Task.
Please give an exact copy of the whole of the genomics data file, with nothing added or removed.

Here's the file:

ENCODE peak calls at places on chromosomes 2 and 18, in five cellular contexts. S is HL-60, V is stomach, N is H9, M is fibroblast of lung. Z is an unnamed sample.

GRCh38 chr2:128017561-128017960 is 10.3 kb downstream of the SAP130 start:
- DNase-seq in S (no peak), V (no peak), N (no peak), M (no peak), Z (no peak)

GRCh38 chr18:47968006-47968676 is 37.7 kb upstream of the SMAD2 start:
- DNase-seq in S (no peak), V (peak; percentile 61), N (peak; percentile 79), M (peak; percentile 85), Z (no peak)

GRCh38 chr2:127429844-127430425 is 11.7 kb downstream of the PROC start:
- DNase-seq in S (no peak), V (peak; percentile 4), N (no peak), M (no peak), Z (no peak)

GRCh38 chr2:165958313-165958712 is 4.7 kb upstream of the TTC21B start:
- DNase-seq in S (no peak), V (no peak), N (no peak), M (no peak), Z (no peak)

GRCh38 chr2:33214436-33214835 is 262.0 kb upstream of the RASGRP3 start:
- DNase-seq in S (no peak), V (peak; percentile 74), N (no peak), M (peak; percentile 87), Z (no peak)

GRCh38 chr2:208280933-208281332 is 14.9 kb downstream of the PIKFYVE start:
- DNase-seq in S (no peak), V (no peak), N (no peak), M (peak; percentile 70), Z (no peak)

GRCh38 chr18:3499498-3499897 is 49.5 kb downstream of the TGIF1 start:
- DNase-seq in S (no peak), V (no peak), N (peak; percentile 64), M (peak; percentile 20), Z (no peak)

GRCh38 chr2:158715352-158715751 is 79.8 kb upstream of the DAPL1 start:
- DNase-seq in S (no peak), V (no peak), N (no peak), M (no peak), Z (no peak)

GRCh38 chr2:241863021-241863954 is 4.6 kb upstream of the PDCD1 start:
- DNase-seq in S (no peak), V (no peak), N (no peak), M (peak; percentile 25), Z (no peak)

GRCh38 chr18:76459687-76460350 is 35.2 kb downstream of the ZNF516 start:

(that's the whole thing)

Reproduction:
ENCODE peak calls at places on chromosomes 2 and 18, in five cellular contexts. S is HL-60, V is stomach, N is H9, M is fibroblast of lung. Z is an unnamed sample.

GRCh38 chr2:128017561-128017960 is 10.3 kb downstream of the SAP130 start:
- DNase-seq in S (no peak), V (no peak), N (no peak), M (no peak), Z (no peak)

GRCh38 chr18:47968006-47968676 is 37.7 kb upstream of the SMAD2 start:
- DNase-seq in S (no peak), V (peak; percentile 61), N (peak; percentile 79), M (peak; percentile 85), Z (no peak)

GRCh38 chr2:127429844-127430425 is 11.7 kb downstream of the PROC start:
- DNase-seq in S (no peak), V (peak; percentile 4), N (no peak), M (no peak), Z (no peak)

GRCh38 chr2:165958313-165958712 is 4.7 kb upstream of the TTC21B start:
- DNase-seq in S (no peak), V (no peak), N (no peak), M (no peak), Z (no peak)

GRCh38 chr2:33214436-33214835 is 262.0 kb upstream of the RASGRP3 start:
- DNase-seq in S (no peak), V (peak; percentile 74), N (no peak), M (peak; percentile 87), Z (no peak)

GRCh38 chr2:208280933-208281332 is 14.9 kb downstream of the PIKFYVE start:
- DNase-seq in S (no peak), V (no peak), N (no peak), M (peak; percentile 70), Z (no peak)

GRCh38 chr18:3499498-3499897 is 49.5 kb downstream of the TGIF1 start:
- DNase-seq in S (no peak), V (no peak), N (peak; percentile 64), M (peak; percentile 20), Z (no peak)

GRCh38 chr2:158715352-158715751 is 79.8 kb upstream of the DAPL1 start:
- DNase-seq in S (no peak), V (no peak), N (no peak), M (no peak), Z (no peak)

GRCh38 chr2:241863021-241863954 is 4.6 kb upstream of the PDCD1 start:
- DNase-seq in S (no peak), V (no peak), N (no peak), M (peak; percentile 25), Z (no peak)

GRCh38 chr18:76459687-76460350 is 35.2 kb downstream of the ZNF516 start: